Growing up in the village of Sabhoza near Ulundi and the city of Durban of the 1950s and 1960s, THEMBI MTSHALI-JONES listened to her beloved gogo’s stories and marvelled at the voices emerging from her father’s gramophone, but she could never imagine that, one day, her own voice would be enthralling audiences across the globe. Or that she would become so famous that Nelson Mandela would thank her personally for entertaining him in prison where he watched her perform on TV as Thoko in the sitcom ‘Sgudi ‘Snaysi.
As a teenager living under apartheid, Thembi dreamt about getting a decent education and becoming a nurse. Life had other plans. She fell in love with the first man who paid her any attention and became pregnant soon after. Forced to leave Nursing College and her baby behind, so that she could earn a living taking care of other people’s families, she seemed destined to follow in the footsteps of many other women trying to survive their shattered hopes in the townships.
But the daughter of a white family employing Thembi in Durban heard her sing, first recognising the precious gift that fans cherish her for today. She encouraged Thembi to audition for a show. It was her first role, starting her on the path that would take her to stages around the world, where her life would inspire a sell-out musical and she would perform alongside and become lifelong friends with such greats as Miriam Makeba, Hugh Masekela and Gcina Mhlophe.
Set against the background of South Africa’s tumultuous struggle for democracy, Theatre Road tells the remarkable story of Thembi’s illustrious career and the people and places who shaped her along the way, her tight-knit family and Durban most prominent among them.
In 2019, Thembi received the Living Legend Award from the National Black Theater Festival in Winston Salem, NC. The publication of Theatre Road coincides with the celebrations of her 70th birthday.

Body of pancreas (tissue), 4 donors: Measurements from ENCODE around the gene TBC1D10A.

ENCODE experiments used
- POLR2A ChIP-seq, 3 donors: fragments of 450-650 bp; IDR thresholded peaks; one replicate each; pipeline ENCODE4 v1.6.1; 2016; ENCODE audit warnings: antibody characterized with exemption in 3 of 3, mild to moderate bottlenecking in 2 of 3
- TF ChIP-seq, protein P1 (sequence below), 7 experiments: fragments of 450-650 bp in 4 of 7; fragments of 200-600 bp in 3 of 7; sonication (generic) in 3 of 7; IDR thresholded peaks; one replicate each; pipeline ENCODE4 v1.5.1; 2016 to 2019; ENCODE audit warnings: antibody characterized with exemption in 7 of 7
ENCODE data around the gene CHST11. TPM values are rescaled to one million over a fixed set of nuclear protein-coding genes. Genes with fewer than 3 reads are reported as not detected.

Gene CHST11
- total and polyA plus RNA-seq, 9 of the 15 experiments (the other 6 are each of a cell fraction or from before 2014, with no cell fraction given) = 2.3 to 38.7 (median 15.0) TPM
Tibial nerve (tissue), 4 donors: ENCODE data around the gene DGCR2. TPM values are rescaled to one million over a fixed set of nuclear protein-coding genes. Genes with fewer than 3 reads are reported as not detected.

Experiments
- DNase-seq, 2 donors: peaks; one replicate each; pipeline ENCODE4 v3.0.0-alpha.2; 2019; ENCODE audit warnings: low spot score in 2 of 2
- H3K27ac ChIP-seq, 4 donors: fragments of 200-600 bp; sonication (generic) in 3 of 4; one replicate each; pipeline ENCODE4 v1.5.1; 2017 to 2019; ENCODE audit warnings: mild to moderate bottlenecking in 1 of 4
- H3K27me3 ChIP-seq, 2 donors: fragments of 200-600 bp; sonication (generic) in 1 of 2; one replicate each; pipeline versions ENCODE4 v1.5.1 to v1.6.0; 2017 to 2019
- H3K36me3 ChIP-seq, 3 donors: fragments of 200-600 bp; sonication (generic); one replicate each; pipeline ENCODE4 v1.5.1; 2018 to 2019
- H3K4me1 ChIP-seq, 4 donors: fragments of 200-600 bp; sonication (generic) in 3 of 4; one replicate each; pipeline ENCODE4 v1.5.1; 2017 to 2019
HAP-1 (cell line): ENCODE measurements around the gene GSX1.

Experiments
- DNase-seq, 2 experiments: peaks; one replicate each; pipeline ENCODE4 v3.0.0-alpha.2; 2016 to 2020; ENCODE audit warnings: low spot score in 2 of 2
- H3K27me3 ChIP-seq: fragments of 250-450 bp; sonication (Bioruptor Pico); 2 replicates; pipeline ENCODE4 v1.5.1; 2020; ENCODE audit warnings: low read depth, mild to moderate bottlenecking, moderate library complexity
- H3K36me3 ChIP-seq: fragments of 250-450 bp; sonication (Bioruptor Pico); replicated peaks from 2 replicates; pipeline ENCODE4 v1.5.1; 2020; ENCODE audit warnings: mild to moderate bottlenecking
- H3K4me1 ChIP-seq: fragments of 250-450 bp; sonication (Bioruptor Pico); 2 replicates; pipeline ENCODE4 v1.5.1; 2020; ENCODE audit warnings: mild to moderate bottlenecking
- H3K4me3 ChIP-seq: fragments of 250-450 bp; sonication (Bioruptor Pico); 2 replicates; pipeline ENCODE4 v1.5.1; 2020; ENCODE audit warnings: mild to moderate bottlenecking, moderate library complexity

Listen, as she tells her story to her friend and collaborator, SINDIWE MAGONA …
Publication date: November 2019
ABOUT THE AUTHOR
Born in the Transkei in 1943, SINDIWE MAGONA finished high school by correspondence. She later completed a BA through the University of South Africa and went on to graduate with a Master’s degree in Social Work from Columbia University in New York. She worked for the United Nations at its headquarters in New York for over two decades before retiring to her native South Africa.
A prolific writer of children’s books, biography, poetry, short stories, plays and novels, Sindiwe is also a translator and highly regarded public speaker. Her books include To My Children’s Children, Forced to Grow, Mother to Mother, Beauty’s Gift and Chasing the Tails of My Father’s Cattle.
Sindiwe’s work has been recognised with numerous awards. In 2007, she received the Molteno Gold Medal for Lifetime Achievement for promoting Xhosa culture and language, the Permio Grinzane Terre D’Otrantro and the Department of Arts and Culture Lifetime Achievement Award for her contribution to South African Literature. She is also the recipient of the Bronx Recognises Its Own Fiction Award (2000), a Fellowship for Non-Fiction from the New York Foundation of the Arts and the Order of Ikhamanga in Bronze (2011), given in recognition of her literary and humanitarian contributions to society. The Xhosa Forum honoured her with a Heroes Award and the uNdimande Grand Prize. In 2012, she was joint winner (with Nadine Gordimer) of The Mbokodo Award, which recognises women who have shown leadership, fostered growth and made efforts to strengthen the arts. She was awarded the 2016 Gold Medal by the English Academy of Southern Africa, affirming her distinguished service to English over a lifetime.
The Hartwick College of New York conferred her with an honorary doctorate in 1993 and the Rhodes University of Grahamstown in 2018.
Sindiwe lives in Cape Town and is currently Writer in Residence at the University of the Western Cape.
Author photograph by Victor Dlamini